Support for such systems is growing. For example, the Rodale Institute has begun to promote a new certification developed through the Regenerative Organic Alliance: Regenerative Organic CertifiedTM (ROC). This certification, which seeks to label food grown with organic, regenerative approaches, specifically disallows any synthetic inputs.

The Rodale website says, “Though the USDA Certified Organic seal continues to be a rigorous standard, it has some gaps when it comes to soil health and animal welfare requirements. Most importantly, it omits the treatment of farmers and farm workers. Many brands, farmers, ranchers, and nonprofits felt that a more holistic standard could go above and beyond the organic label. . . . [The ROC standard] uses the USDA Certified Organic standard as a baseline. From there, it adds important criteria and benchmarks that incorporate the three major pillars of regenerative organic agriculture [— soil health, animal welfare, and social fairness —] into one certification.”

The Rockefeller Report asserts, “If left unaddressed, the true cost of food will continue to rise and negatively contribute to climate change, the prevalence of diet-related diseases, and growing inequity. We need a formal integration of a true cost accounting framework into decision-making processes in public policy, private and public investments, and systems design.”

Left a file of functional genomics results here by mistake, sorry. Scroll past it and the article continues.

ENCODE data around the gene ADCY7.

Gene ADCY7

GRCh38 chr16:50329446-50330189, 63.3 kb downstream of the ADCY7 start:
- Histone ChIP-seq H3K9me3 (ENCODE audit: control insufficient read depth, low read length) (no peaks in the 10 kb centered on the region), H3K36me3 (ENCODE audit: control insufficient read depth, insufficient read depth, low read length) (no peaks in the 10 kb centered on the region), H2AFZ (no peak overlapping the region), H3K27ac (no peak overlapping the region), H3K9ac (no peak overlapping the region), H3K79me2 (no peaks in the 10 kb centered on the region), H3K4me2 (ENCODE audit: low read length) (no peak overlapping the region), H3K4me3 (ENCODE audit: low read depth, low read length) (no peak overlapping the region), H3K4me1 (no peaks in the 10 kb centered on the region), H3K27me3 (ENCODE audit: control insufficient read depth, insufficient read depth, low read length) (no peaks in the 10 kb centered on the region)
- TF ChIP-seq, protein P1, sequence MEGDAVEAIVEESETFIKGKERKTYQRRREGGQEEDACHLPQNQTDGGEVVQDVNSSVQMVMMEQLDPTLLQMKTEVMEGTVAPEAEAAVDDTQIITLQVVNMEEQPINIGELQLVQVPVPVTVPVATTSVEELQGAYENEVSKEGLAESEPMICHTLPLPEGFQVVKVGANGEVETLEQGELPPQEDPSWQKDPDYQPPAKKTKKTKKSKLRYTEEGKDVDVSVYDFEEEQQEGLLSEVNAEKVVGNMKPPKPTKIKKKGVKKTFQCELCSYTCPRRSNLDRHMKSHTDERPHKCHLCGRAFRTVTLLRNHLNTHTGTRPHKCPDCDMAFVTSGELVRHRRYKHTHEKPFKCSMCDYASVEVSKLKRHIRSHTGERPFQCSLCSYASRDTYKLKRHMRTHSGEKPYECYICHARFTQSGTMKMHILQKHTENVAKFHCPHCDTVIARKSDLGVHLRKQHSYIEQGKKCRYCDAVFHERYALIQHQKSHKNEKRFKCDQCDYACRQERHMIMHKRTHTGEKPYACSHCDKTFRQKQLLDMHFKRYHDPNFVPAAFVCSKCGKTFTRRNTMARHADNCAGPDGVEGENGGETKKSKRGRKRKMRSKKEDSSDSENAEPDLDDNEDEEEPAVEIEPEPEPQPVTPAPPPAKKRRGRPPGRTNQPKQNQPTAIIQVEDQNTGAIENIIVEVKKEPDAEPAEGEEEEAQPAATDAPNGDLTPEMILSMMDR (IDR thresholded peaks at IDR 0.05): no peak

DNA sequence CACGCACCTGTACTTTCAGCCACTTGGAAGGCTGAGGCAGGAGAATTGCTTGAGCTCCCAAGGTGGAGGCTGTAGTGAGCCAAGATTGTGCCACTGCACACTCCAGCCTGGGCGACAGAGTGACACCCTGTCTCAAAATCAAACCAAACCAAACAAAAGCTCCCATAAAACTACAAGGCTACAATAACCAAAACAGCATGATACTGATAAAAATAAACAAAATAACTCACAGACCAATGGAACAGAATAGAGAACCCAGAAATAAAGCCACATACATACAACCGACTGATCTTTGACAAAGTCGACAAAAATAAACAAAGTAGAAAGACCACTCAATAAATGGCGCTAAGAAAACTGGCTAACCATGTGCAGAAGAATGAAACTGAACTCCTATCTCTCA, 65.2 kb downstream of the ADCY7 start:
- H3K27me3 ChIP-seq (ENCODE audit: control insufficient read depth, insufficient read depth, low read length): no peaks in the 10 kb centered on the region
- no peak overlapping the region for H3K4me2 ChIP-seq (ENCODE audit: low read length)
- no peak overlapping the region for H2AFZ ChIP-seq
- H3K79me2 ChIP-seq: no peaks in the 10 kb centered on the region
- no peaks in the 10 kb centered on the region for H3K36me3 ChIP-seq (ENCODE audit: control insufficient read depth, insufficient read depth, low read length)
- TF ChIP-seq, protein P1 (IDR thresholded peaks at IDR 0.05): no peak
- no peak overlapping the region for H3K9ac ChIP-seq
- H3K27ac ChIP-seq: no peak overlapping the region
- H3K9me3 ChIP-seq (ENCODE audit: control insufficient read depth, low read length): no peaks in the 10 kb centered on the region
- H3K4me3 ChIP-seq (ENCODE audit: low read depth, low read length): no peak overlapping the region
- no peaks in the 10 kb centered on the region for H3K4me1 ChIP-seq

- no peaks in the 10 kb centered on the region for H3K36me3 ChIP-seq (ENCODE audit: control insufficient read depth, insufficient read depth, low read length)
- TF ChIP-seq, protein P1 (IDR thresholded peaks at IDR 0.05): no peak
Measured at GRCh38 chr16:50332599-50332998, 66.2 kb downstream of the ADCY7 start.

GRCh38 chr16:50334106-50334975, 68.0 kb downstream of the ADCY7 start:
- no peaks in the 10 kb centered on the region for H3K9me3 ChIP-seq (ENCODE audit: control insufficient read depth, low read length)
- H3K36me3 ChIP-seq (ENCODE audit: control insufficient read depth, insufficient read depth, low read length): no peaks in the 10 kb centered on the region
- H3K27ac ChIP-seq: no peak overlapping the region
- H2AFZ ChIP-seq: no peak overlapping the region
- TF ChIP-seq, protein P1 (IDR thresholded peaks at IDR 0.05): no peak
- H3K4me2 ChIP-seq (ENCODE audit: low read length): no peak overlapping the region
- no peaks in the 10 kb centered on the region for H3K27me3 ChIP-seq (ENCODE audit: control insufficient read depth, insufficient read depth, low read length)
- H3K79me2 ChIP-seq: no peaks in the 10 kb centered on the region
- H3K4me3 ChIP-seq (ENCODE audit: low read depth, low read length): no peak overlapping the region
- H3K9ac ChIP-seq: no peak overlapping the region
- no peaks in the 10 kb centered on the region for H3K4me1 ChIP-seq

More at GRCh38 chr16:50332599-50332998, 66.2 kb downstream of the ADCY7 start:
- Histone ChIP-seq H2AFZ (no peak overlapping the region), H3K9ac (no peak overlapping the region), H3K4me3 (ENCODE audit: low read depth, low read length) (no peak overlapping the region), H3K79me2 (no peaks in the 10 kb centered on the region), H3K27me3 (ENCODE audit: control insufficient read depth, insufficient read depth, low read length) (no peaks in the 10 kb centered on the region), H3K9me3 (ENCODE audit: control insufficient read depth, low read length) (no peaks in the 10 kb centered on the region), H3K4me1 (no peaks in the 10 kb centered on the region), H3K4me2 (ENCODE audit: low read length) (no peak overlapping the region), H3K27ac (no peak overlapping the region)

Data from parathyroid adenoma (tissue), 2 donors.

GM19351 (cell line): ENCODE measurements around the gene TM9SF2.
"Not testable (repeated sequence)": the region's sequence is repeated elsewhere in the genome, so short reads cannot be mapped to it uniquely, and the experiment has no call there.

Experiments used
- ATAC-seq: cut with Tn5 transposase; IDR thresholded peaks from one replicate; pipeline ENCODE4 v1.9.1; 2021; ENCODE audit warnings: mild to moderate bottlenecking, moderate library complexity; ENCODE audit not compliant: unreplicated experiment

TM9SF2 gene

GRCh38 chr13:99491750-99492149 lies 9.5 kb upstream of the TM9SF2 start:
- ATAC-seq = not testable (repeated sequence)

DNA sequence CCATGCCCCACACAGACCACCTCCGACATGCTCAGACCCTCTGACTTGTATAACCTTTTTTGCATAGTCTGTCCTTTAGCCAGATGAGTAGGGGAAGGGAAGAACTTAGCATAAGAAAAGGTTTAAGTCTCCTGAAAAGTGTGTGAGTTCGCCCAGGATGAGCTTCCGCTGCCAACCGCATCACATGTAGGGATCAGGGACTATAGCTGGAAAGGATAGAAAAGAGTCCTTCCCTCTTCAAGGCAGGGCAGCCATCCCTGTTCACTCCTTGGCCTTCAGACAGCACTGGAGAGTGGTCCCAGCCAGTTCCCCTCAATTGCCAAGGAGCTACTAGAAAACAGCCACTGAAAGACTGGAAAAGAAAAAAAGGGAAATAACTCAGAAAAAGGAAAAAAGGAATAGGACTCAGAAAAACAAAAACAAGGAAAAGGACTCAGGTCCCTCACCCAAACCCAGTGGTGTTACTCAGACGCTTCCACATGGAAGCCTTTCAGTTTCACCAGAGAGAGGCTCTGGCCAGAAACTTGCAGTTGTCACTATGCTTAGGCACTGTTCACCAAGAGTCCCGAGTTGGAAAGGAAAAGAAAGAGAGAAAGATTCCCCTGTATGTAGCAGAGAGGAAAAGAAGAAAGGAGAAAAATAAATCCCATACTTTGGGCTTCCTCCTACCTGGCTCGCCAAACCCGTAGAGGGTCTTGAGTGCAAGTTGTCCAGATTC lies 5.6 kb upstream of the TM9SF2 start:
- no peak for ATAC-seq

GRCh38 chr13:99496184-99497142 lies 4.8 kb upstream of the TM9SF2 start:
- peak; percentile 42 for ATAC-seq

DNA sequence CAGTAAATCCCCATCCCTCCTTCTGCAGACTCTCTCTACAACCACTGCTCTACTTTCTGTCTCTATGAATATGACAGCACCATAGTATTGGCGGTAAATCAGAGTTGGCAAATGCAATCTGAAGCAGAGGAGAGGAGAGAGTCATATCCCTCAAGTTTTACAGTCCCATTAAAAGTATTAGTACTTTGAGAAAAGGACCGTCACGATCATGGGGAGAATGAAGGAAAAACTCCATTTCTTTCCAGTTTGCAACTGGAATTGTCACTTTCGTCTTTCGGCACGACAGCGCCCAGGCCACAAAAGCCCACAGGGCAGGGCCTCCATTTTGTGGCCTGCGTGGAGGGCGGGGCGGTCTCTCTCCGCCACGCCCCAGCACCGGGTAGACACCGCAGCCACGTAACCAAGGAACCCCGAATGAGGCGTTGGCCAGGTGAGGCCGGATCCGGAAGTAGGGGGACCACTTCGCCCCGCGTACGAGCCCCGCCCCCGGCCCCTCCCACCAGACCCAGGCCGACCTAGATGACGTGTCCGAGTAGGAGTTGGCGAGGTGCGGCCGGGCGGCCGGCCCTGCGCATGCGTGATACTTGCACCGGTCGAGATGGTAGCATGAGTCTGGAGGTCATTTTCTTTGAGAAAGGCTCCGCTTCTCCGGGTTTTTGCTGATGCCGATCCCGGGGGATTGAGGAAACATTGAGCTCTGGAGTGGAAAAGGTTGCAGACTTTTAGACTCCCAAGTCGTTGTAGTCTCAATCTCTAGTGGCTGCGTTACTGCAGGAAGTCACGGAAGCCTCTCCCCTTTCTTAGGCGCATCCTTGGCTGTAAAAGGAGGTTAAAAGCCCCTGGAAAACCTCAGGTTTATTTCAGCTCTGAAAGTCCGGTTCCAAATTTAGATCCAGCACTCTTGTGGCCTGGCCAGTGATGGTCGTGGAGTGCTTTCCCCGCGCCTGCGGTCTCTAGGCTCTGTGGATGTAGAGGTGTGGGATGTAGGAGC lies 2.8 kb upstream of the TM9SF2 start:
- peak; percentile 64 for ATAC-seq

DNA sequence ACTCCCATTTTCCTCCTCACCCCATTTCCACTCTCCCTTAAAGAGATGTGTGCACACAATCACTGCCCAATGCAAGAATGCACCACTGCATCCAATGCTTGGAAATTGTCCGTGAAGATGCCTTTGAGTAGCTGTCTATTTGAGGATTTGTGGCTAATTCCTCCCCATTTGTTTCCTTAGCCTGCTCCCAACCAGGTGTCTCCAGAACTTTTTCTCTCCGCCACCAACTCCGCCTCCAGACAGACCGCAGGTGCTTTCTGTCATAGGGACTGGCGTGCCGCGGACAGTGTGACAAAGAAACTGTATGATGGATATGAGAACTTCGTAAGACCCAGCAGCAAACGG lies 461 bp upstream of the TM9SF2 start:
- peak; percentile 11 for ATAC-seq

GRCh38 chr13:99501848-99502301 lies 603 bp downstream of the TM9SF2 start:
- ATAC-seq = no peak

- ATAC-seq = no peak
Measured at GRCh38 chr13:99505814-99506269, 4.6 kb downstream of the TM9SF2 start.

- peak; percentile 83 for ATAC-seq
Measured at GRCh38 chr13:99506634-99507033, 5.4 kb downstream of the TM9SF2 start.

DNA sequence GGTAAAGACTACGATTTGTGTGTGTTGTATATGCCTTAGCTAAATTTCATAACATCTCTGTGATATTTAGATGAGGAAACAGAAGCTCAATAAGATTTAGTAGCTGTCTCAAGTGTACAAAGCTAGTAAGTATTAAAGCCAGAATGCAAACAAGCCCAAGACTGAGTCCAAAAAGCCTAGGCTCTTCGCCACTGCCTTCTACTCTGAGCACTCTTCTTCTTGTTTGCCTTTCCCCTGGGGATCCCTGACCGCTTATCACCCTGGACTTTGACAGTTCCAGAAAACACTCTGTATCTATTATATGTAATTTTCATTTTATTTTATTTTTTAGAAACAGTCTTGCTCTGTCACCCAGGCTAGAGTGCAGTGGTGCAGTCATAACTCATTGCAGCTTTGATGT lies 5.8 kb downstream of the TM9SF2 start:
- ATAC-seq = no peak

Some shifts are already under way in the U.S. food ecosystem, according to the report, such as efforts to improve nutrition safety nets and align government procurement with a TCA approach; increasing governmental support for (especially) Black, Indigenous, and small-scale producers; some federal regulatory effort to educate and incentivize the public re: better food choices; and efforts in the private sector to improve nutritional food access and integrate it into healthcare, among others. The report provides access to a searchable database of actions and innovations that could benefit from a TCA approach.

The authors conclude: “We must accurately calculate the full cost we pay for food today to successfully shape economic and regulatory incentives tomorrow. A better appreciation for food’s true cost can help those trying to provide healthy and affordable food for all consumers. It can lead to better long-term decision making about fair, livable wages, and safe conditions for all workers. It can promote innovation to deliver more viable farming methods for rural farmers. And it can help protect, not harm, our planet. By approaching food and the food system as an investment, and understanding its downstream returns, we have the potential to not only lower our true cost of food bill, but also transform the food system.”

Beyond Pesticides concurs, with the proviso that toxic inputs in agriculture need to be phased out as rapidly as possible. Executive Director Jay Feldman comments, “‘Regenerative’ without specific criteria, standards, and enforcement will not expedite the necessary changes to our food production system. ‘Organic’ is the only standard that embraces the values embraced by the report. But this report can and should serve, with that modification, as a springboard for real and meaningful transformation of our food system.”

Source: https://www.rockefellerfoundation.org/wp-content/uploads/2021/07/True-Cost-of-Food-Full-Report-Final.pdf

All unattributed positions and opinions in this piece are those of Beyond Pesticides.